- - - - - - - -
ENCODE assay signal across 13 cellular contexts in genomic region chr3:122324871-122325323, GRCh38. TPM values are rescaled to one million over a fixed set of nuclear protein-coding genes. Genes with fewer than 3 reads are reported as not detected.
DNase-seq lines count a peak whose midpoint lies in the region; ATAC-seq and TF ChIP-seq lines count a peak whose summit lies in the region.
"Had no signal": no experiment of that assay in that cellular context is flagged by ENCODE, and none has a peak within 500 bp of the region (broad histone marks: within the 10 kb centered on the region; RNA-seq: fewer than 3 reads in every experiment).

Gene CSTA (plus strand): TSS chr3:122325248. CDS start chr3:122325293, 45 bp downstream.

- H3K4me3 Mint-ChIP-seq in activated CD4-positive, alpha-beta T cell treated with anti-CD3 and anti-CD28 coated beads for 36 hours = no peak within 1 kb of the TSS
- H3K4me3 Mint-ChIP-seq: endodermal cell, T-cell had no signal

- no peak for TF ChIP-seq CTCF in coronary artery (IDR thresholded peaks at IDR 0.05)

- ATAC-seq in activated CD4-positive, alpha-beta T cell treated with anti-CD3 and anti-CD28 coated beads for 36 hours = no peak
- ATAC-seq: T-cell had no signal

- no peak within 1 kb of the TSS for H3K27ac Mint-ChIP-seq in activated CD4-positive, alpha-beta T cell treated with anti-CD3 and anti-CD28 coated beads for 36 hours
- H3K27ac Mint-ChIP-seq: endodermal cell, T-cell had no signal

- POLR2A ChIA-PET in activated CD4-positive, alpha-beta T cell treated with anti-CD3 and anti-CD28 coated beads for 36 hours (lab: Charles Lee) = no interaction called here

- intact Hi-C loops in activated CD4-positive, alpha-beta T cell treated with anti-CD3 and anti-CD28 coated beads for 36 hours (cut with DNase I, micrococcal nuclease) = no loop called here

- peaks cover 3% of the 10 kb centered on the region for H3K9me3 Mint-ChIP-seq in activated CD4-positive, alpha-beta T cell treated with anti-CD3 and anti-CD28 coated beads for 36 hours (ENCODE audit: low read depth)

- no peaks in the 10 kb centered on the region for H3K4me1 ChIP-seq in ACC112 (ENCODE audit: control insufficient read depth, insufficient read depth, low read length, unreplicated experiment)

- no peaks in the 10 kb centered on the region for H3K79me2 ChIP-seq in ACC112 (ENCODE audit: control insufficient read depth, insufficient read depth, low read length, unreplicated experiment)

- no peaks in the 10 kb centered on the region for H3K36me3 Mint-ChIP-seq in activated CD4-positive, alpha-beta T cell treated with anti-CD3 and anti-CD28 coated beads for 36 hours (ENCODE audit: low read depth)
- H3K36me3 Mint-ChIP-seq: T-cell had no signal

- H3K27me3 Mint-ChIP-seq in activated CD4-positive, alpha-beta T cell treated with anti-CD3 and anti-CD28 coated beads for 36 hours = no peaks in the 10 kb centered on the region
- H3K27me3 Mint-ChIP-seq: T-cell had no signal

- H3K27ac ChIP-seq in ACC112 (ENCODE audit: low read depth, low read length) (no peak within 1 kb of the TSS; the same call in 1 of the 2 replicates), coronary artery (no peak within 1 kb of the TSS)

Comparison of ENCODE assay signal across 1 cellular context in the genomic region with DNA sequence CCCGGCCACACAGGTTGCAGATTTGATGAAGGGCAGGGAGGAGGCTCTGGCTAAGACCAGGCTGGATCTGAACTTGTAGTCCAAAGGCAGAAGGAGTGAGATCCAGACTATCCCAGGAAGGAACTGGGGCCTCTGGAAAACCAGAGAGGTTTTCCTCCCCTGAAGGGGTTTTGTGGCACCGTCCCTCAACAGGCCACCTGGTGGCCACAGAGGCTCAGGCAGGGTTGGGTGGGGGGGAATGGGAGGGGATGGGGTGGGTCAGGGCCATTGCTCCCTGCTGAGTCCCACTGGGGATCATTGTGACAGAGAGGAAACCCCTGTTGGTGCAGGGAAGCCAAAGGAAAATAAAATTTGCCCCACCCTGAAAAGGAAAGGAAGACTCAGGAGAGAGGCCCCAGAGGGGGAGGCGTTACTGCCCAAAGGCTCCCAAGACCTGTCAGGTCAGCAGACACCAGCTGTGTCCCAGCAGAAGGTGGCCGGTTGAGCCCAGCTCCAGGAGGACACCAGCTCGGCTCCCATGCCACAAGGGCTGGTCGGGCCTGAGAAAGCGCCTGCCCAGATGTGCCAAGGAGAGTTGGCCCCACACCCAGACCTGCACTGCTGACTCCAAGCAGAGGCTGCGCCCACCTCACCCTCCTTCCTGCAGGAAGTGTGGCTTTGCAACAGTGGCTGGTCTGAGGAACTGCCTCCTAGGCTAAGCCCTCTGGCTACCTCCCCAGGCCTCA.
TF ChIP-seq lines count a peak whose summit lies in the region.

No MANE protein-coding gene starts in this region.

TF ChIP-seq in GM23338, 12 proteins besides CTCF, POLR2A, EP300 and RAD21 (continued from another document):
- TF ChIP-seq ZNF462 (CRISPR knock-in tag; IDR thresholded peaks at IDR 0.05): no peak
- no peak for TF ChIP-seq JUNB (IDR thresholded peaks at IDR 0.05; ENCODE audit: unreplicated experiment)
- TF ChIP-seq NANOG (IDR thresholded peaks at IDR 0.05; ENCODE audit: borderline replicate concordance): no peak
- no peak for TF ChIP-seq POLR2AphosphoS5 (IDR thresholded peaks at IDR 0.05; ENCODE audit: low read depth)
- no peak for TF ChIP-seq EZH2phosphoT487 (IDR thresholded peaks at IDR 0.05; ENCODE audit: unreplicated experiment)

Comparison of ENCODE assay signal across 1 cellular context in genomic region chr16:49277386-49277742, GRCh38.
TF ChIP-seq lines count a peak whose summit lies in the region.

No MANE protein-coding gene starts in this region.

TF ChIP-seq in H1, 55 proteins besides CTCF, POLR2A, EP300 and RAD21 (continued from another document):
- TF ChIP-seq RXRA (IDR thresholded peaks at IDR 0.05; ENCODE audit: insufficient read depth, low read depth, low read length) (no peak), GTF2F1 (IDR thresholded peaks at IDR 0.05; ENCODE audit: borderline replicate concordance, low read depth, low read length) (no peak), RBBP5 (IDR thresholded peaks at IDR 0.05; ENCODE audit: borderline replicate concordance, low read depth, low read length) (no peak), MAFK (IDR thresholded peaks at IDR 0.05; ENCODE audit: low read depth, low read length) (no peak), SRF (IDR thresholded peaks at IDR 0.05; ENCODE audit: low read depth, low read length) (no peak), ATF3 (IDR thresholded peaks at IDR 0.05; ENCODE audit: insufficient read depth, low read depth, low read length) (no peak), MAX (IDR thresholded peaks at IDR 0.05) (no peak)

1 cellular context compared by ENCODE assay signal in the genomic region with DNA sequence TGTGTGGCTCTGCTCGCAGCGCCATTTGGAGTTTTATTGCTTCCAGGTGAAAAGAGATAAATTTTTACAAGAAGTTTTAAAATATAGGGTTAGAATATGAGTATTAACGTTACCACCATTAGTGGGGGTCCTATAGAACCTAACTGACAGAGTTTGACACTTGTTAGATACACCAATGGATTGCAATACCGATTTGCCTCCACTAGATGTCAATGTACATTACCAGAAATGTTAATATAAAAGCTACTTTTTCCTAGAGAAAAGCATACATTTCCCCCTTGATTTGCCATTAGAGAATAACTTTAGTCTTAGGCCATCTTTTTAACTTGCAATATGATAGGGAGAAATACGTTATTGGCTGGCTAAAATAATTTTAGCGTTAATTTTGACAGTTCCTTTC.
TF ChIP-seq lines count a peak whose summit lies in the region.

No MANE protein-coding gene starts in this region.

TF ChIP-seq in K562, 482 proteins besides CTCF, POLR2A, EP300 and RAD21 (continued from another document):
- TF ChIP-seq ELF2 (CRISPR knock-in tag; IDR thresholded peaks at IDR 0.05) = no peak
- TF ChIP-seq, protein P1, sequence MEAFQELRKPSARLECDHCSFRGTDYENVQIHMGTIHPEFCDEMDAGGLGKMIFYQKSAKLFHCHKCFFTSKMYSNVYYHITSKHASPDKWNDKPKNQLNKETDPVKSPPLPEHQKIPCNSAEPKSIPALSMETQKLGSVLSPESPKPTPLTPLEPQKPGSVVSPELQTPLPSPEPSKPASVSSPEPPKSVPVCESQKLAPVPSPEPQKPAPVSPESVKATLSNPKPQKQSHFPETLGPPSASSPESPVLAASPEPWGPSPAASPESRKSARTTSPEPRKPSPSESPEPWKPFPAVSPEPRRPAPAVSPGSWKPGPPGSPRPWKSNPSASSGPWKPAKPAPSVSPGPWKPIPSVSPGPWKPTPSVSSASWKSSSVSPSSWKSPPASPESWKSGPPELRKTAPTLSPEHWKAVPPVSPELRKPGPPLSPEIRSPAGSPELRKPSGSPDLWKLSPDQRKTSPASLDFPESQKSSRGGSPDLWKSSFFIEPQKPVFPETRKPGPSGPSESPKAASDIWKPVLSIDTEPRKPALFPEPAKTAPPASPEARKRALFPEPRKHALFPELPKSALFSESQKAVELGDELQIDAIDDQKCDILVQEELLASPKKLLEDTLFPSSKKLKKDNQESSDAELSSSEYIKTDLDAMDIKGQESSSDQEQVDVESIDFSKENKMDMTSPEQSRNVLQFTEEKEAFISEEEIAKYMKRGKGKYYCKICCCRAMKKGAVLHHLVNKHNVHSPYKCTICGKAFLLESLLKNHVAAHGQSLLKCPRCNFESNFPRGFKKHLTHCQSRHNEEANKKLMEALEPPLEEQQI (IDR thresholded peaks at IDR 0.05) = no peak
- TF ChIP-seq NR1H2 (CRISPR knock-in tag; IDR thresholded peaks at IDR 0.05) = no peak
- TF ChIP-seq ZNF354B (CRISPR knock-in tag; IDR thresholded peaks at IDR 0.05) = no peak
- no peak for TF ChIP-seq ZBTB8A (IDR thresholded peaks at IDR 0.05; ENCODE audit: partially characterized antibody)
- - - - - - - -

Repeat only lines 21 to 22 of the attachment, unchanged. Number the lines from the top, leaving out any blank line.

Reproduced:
- H3K27ac ChIP-seq in ACC112 (ENCODE audit: low read depth, low read length) (no peak within 1 kb of the TSS; the same call in 1 of the 2 replicates), coronary artery (no peak within 1 kb of the TSS)

Comparison of ENCODE assay signal across 1 cellular context in the genomic region with DNA sequence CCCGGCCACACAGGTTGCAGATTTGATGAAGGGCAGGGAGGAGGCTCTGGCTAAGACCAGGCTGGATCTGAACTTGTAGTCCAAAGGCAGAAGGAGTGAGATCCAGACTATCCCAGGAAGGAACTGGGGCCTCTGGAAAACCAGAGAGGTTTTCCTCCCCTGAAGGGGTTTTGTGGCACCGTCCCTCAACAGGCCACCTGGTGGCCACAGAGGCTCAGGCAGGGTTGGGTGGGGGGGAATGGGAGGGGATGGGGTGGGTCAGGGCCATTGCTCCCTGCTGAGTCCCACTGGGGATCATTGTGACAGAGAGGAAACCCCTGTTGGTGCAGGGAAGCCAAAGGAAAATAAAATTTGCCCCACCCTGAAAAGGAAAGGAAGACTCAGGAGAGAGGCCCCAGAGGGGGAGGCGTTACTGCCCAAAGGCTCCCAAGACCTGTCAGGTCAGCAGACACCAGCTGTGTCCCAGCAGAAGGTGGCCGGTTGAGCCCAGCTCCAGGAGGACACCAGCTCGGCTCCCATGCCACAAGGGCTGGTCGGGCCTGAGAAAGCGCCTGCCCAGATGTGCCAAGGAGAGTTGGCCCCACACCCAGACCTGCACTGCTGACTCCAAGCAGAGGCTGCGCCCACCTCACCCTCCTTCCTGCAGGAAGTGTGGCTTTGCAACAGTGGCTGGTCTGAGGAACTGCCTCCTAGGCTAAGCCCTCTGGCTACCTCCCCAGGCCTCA.